these patients as a stand-alone or complementary therapy.

Development History The therapeutic concept behind Melphalan/ HDS originated with isolated hepatic perfusion (IHP), an open surgical procedure that permits the administration of high dose chemotherapy directly to the liver. Though the use of melphalan in IHP has shown efficacy, it is a demanding 6-8 hour surgery that can be performed only once, and is associated with significant co-morbidities. Treatment with Melphalan/HDS is performed in a minimally invasive procedure known as percutaneous hepatic perfusion (PHP). Catheters placed percutaneously temporarily isolate the liver from the body’s circulatory system, administer a high dose of melphalan hydrochloride directly to the liver, and route blood exiting the liver to our proprietary filters. The filters absorb the majority of the chemotherapeutic agent in the blood, reducing systemic exposure and related toxic side effects before returning the filtered blood the patient’s circulatory system. PHP is a 2-3 hour procedure and is repeatable. Patients treated in both clinical trial and commercial settings have received as many as six treatments. Delcath’s Melphalan/HDS product and the PHP procedure have been improved through early clinical development and initial commercialization of CHEMOSAT in Europe. Results observed in Europe provide the Company with confidence that the efficacy and safety can be validated in the studies that comprise its Clinical Development Program and will ultimately allow for more widespread adoption.

The Pipeline Delcath’s clinical development program for the Melphalan/HDS includes a Global Phase 3 overall survival trial in ocular melanoma metastatic to the liver and a Global Phase 2 trial in hepatocellular carcinoma and intra-

Results observed in Europe provide the Company with confidence that the efficacy and safety can be validated in the studies that comprise its Clinical Development Program and will ultimately allow for more widespread adoption.

hepatic cholangiocarcinoma. The Company has also initiated a prospective registry of commercial treatments in Europe and is supporting Investigator Initiated Trials in select tumor types.

Patient Population (GFX – Market Opportunity Table) Ocular melanoma originates in the eye and has a high likelihood of metastasizing to the liver. Once ocular melanoma has spread to the liver, current evidence suggests median overall survival is generally 6-8 months. The American Cancer Society and other international health agencies estimate that approximately 8,600 cases of ocular melanoma are diagnosed annually in the U.S. and Europe, with over half of these patients developing metastatic disease and approximately 90% will have liver involvement. There currently is no standard of care for the treatment of ocular melanoma metastatic to the liver. Delcath believes that ocular melanoma liver metastases represent a high unmet medical need. Delcath expects to initiate its pivotal Phase 3 ocular melanoma trial near the end of 2015. This trial builds on learnings from a prior Phase 3 study completed in 2010 that demonstrated statistically significant hepatic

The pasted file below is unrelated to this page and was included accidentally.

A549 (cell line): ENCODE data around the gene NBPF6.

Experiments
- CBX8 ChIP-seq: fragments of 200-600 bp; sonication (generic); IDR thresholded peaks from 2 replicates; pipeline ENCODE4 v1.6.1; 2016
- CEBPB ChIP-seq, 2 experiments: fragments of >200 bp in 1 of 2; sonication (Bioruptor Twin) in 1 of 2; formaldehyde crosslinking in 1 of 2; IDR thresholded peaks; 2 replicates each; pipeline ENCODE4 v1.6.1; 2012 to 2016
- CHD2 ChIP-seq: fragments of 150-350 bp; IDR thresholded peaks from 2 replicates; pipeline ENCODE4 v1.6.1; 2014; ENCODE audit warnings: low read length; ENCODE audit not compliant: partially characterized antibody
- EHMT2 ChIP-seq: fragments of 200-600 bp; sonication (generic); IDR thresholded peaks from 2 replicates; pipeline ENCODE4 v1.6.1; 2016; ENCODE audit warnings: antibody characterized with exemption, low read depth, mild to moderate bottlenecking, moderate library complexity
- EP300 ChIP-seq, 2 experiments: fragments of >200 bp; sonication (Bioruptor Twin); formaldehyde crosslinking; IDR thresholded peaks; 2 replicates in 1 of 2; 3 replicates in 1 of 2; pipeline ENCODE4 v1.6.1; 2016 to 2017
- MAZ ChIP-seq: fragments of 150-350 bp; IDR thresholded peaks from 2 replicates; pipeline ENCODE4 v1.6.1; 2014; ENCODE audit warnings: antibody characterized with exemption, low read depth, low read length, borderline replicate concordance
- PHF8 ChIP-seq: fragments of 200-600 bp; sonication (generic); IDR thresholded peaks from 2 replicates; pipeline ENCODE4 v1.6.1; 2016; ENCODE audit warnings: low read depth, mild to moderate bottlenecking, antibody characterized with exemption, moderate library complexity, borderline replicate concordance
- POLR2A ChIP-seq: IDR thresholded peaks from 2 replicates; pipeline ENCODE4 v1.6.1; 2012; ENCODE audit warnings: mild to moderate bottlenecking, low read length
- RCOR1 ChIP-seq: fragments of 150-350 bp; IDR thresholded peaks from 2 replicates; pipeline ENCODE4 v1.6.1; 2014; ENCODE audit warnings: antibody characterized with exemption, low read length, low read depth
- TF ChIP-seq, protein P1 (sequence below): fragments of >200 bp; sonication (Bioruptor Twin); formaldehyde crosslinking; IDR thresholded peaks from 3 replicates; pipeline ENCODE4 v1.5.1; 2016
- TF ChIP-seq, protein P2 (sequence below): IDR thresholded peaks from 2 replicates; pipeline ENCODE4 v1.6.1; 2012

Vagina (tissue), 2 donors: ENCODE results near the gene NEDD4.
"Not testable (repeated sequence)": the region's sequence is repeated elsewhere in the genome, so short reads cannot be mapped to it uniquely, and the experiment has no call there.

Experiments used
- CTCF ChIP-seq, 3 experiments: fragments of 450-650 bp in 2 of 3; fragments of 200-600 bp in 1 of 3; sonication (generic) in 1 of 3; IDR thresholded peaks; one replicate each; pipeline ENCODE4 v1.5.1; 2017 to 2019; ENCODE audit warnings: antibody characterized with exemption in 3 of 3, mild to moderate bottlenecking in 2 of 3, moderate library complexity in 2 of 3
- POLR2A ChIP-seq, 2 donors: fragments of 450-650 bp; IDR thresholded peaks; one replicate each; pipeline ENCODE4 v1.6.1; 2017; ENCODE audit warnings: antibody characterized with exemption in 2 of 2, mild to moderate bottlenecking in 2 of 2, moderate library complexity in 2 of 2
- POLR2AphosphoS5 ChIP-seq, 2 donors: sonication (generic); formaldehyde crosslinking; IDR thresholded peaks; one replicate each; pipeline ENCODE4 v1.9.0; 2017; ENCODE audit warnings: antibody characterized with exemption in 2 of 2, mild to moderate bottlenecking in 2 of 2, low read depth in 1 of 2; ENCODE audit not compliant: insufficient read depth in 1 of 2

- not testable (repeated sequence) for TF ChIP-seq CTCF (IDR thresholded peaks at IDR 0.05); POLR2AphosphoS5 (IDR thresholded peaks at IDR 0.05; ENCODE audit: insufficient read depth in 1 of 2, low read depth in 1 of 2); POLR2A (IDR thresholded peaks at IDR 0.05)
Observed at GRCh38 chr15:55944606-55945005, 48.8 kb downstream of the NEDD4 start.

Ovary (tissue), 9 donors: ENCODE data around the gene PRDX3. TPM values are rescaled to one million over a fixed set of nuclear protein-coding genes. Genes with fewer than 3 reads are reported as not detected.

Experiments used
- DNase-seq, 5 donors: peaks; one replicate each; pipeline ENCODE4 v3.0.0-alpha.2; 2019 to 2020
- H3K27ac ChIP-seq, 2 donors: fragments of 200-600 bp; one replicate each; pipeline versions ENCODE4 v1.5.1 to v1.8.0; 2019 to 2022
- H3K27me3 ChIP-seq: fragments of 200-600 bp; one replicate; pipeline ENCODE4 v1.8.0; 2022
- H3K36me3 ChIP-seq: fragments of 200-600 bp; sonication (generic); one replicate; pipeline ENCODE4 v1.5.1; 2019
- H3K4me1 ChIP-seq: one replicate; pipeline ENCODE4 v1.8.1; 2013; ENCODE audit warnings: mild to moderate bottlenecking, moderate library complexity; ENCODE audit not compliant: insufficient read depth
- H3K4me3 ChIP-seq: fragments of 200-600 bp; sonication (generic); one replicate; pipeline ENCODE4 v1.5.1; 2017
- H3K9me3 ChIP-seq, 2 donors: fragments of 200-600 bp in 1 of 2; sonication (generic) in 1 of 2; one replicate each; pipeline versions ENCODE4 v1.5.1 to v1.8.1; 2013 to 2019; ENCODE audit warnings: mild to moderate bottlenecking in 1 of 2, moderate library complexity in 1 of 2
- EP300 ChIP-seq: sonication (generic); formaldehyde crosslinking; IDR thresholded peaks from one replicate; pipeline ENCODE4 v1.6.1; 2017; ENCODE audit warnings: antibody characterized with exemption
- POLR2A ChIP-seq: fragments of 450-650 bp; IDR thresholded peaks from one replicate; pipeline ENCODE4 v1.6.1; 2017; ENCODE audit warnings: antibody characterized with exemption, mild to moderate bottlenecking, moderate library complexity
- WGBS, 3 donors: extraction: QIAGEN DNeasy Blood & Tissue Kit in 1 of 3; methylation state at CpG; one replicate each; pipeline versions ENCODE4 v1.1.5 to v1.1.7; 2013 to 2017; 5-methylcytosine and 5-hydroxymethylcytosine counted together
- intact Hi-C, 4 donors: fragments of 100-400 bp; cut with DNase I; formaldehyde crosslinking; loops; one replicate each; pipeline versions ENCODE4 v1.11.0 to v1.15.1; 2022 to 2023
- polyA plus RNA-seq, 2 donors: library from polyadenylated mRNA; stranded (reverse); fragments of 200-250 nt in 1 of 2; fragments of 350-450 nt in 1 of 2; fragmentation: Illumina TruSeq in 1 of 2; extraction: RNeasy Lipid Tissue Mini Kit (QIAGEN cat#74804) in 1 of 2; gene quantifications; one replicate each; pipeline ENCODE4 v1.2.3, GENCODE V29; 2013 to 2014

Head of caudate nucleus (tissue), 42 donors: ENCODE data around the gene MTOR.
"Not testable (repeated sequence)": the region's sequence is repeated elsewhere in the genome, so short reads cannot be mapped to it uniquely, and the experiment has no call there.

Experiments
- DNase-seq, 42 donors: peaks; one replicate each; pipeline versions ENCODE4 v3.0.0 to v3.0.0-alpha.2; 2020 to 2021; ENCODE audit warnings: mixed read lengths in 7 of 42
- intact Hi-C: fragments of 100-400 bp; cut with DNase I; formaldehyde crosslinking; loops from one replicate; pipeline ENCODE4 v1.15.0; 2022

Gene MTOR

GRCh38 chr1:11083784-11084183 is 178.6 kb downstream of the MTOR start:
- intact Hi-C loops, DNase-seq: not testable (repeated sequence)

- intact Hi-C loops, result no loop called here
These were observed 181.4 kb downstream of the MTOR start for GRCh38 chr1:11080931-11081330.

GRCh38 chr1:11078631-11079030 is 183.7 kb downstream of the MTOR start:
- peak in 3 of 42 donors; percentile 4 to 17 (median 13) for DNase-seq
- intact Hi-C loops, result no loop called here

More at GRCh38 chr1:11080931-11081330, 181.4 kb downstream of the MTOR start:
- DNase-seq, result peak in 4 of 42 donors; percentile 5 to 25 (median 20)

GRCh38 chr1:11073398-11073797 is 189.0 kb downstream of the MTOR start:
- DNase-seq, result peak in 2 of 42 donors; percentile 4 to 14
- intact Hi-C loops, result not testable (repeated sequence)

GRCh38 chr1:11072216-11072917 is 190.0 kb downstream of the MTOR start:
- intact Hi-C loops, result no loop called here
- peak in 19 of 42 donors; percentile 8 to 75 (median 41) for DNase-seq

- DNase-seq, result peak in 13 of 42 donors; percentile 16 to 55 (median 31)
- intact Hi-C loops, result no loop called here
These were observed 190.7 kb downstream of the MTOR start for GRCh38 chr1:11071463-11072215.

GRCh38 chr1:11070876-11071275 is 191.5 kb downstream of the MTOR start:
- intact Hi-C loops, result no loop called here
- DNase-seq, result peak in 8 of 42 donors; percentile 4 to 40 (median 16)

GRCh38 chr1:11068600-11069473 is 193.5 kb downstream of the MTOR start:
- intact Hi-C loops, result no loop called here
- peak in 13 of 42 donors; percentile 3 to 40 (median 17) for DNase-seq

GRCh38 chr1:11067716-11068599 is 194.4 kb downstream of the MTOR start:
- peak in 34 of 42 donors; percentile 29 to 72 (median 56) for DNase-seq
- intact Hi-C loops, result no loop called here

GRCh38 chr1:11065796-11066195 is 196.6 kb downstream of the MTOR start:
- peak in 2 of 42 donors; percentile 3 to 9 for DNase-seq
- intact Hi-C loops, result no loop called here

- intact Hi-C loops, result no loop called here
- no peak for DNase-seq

progression free survival (primary endpoint) in ocular melanoma, the results of which were published in the Annals of Surgical Oncology in 2015. Delcath believes that pursuit of an indication in this disease state may be the fastest path to potential approval of the Melphalan/HDS in the U.S. Hepatobiliary cancers such as HCC and ICC are among the most prevalent and lethal forms of cancer. According to GLOBOCAN, an estimated 76,000 new cases of primary liver cancers are diagnosed in the U.S. and Europe annually. Excluding patients who are eligible for surgical resection or certain focal treatments, approximately 15,000 patients with HCC and 6,500 patients with ICC may candidates for treatment with Melphalan/ HDS in the U.S. and Europe. Delcath has commenced patient enrollment in its global Phase 2 HCC/ICC trial and expects interim data in early 2016.

Experienced Pharmaceutical Management Team Executing Data-Driven Plan Jennifer K. Simpson, President & Chief Executive Officer – Dr. Simpson is a distinguished pharmaceutical industry executive, oncology nurse practitioner and educa-

Delcath expects to initiate its pivotal Phase 3 ocular melanoma trial near the end of 2015. • •

MicroCap Review Magazine


Delcath anticipates a number of value-creating milestones in 2016 and beyond. Initiation of the pivotal Phase 3 trial in ocular melanoma is expected near the beginning of the New Year. tor. Dr. Simpson was named President and CEO of Delcath in May of 2015 and to the Company’s Board of Directors in October 2015. Previously Dr. Simpson has served as Delcath’s Interim President and CEO, and as Interim Co-President and Co-CEO. She first joined Delcath in 2012 as Executive Vice President of Global Marketing. Prior to joining Delcath Dr. Simpson held several leadership positions in product commercialization and late-stage asset management at ImClone Systems, Inc., and Ortho Biotech (now Jansen Biotech). Dr. Simpson earned a Ph.D. in Epidemiology from the University of Pittsburgh, an M.S. in Nursing from the University of Rochester, and a B.S. in Nursing from the State University of New York at Buffalo. John Purpura, Executive Vice President Regulatory Affairs, Quality Assurance – Mr. Purpura has been Delcath’s Executive Vice President for Regulatory Affairs and Quality Assurance since November 2009. Prior to Delcath, Mr. Purpura was Executive Director of International Regulatory Affairs at Bracco Diagnostics, Inc. Earlier in his